ST-246, Form I, II, III, IV, V and VI were formulated for liquid administration. Suitable dosage forms comprises ST-246 ranging from about 2 mg/ml to about 20 mg/ml and HPBCD, ranging from about 12.5 mg/ml to about 40 mg/ml. Optionally, the formulations further comprises mannitol, trehalose dehydrate, lactose monohydrate, and purified water such that the total volume of the liquid formulation is about 100 ml. For these formulations, the pH may be adjusted and maintained form 2.5 to 6.0, by using HCL/NaOH, citric acid/Na citrate buffer, and other buffers including but not limited to acetate, tartarate, glycine, glucoronic acid. The above described liquid formulations are summarized in Tables 12-16.
Further liquid formulations comprising ST-246, Form I, II, III, IV, V and VI are summarized in Tables 17-21. Suitable dosage forms comprises ST-246 ranging from about 2 mg/ml to about 20 mg/ml and HPBCD, ranging from about 12.5 mg/ml to about 40 mg/ml. Optionally, the formulations further comprise polyethylene glycol 400, polysorbate 80, polyethylene glycol 300, and purified water up to 100 ml. For these formulations, the pH may be adjusted and maintained form 2.5 to 6.0, by using HCL/NaOH, citric acid/Na citrate buffer, and other buffers including but not limited to acetate, tartarate, glycine, glucoronic acid.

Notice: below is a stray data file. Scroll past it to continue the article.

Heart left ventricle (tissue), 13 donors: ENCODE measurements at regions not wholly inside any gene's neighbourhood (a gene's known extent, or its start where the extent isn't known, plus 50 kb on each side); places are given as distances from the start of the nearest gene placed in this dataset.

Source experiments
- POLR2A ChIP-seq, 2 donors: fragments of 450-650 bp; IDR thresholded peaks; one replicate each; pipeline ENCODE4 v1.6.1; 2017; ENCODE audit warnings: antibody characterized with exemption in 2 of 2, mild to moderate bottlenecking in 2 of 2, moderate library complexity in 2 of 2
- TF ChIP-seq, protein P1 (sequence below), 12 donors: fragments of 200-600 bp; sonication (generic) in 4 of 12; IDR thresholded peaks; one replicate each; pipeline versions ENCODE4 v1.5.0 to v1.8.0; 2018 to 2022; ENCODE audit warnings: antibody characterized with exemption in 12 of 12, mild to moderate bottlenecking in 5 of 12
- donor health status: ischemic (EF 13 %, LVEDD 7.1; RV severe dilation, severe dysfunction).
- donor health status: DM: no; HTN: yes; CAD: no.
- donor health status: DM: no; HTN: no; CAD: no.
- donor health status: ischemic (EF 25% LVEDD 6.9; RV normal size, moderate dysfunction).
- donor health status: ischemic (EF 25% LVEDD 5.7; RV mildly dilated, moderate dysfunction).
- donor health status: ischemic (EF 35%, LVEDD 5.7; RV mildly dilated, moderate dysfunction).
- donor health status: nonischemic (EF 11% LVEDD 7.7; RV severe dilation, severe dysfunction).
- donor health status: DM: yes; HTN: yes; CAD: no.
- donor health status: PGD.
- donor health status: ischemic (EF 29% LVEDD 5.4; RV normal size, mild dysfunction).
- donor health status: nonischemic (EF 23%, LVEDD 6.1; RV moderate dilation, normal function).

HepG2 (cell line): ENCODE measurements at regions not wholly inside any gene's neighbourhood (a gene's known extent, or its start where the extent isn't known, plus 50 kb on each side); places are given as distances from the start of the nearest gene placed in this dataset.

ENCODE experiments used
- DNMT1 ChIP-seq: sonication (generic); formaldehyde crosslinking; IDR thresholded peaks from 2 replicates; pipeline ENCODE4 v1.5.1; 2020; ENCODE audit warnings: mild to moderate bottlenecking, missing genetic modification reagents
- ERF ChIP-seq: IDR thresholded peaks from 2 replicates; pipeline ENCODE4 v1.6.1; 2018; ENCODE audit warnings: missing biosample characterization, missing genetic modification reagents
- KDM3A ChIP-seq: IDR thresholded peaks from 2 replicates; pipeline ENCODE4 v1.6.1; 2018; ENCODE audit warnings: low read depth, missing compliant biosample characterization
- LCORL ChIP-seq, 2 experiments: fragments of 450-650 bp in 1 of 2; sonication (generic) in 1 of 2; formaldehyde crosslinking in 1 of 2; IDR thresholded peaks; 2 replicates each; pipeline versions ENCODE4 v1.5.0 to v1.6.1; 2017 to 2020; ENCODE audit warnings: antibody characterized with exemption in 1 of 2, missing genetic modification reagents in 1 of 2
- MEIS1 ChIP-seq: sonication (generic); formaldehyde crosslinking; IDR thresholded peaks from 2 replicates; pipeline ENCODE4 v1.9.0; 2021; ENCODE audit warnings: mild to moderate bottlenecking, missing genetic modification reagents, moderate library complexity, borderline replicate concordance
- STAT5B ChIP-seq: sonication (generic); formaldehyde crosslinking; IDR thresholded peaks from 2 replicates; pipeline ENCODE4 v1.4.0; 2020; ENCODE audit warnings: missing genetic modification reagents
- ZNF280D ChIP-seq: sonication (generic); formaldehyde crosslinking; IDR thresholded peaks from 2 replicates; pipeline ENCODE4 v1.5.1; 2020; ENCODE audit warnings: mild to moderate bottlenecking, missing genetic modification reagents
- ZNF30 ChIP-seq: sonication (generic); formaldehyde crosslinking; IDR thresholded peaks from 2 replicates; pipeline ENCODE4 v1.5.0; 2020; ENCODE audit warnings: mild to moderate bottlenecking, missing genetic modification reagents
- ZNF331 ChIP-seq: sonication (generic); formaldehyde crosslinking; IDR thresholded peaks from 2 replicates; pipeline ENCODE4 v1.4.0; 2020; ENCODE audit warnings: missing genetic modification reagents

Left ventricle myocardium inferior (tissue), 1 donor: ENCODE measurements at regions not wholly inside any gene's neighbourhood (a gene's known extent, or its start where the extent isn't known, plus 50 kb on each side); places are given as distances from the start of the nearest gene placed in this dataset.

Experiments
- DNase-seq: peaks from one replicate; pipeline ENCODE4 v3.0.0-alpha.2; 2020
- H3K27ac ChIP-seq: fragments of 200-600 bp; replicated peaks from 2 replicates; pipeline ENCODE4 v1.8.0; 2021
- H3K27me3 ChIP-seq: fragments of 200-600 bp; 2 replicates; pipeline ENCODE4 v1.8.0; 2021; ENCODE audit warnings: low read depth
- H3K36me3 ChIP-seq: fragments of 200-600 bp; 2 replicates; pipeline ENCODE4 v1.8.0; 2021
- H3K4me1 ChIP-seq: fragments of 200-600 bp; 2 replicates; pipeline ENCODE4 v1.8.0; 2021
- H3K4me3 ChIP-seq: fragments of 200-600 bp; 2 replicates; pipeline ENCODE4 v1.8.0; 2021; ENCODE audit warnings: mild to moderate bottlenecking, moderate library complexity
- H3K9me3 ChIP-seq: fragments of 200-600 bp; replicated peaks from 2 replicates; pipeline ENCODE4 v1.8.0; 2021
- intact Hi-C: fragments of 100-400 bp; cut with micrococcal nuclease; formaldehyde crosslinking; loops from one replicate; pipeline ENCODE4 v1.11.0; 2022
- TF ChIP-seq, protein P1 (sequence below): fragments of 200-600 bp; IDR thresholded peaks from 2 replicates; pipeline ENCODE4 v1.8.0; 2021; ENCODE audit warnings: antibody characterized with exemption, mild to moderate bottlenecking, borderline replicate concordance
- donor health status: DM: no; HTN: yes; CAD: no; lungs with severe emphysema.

Further, Table 22 summarizes ranges for ST-246 and HPBCD in various formulations.
Further, for these experiments, the compatibility of ST-246 prototype formulations with 0.9% (w/v) NaCl, a commonly used infusion fluid, was evaluated. Five formulations of ST-246 were prepared at various concentrations using 40% (w/v) HP-ß-CD. The formulations were diluted with 0.9% (w/v) NaCl in the ratios of 1:1, 1:2, 1:5 and 1:10. The diluted solutions were stored at RT and 5° C. and were monitored for their physical stability by visual inspection, microscopy and per USP guideliens at regular time intervals. The results of these experiments are summarized in Table 23.